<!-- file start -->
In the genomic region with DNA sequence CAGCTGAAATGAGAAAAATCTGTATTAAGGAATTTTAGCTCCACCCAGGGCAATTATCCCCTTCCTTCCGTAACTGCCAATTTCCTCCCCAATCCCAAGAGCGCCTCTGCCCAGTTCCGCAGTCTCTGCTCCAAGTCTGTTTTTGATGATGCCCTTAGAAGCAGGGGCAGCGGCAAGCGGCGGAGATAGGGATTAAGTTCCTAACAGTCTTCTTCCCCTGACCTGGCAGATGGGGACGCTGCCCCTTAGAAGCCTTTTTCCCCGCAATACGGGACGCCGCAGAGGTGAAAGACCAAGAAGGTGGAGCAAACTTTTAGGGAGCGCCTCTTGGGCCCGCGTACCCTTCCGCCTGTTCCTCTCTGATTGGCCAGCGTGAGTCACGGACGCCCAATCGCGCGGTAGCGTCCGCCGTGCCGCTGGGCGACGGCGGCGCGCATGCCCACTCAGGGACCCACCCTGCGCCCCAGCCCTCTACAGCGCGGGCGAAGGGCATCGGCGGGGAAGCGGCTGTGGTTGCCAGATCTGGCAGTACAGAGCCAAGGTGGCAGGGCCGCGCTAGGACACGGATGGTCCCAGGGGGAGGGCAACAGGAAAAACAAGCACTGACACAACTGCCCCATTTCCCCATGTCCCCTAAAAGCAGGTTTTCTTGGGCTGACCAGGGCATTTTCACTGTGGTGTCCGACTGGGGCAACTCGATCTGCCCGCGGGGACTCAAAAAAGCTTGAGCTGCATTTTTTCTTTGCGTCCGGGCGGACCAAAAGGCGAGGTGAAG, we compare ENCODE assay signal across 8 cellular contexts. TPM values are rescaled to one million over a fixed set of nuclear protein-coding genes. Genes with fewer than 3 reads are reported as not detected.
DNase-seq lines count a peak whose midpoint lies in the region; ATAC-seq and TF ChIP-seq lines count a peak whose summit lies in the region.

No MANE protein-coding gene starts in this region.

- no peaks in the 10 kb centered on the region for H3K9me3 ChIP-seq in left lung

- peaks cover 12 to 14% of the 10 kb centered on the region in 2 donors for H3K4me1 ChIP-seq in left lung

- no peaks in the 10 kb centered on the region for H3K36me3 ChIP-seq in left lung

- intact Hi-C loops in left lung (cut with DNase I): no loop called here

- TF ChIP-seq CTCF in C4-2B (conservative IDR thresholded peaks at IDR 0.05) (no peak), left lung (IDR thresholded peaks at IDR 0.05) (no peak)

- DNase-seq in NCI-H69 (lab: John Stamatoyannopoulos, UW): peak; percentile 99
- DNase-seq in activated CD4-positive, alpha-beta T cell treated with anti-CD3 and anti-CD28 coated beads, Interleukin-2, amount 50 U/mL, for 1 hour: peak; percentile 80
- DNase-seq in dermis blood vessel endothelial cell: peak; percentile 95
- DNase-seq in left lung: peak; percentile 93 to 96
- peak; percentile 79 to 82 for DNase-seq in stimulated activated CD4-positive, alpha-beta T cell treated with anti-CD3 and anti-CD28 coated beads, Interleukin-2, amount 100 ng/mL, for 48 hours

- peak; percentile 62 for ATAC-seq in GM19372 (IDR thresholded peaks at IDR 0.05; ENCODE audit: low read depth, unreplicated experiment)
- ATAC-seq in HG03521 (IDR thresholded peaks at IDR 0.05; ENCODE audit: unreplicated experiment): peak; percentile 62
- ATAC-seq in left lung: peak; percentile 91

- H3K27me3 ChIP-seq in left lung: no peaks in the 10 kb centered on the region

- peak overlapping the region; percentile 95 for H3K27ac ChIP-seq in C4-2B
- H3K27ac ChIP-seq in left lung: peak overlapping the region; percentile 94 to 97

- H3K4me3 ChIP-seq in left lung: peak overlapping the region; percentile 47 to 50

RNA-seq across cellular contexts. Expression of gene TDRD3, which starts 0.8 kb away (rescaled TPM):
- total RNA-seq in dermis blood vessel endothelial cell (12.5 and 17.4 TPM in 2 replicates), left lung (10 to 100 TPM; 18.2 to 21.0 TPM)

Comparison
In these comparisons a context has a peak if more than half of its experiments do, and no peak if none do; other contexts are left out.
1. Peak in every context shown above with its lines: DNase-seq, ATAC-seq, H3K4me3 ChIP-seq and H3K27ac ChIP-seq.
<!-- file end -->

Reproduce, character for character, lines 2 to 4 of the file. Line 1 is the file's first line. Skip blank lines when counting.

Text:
DNase-seq lines count a peak whose midpoint lies in the region; ATAC-seq and TF ChIP-seq lines count a peak whose summit lies in the region.

No MANE protein-coding gene starts in this region.

- no peaks in the 10 kb centered on the region for H3K9me3 ChIP-seq in left lung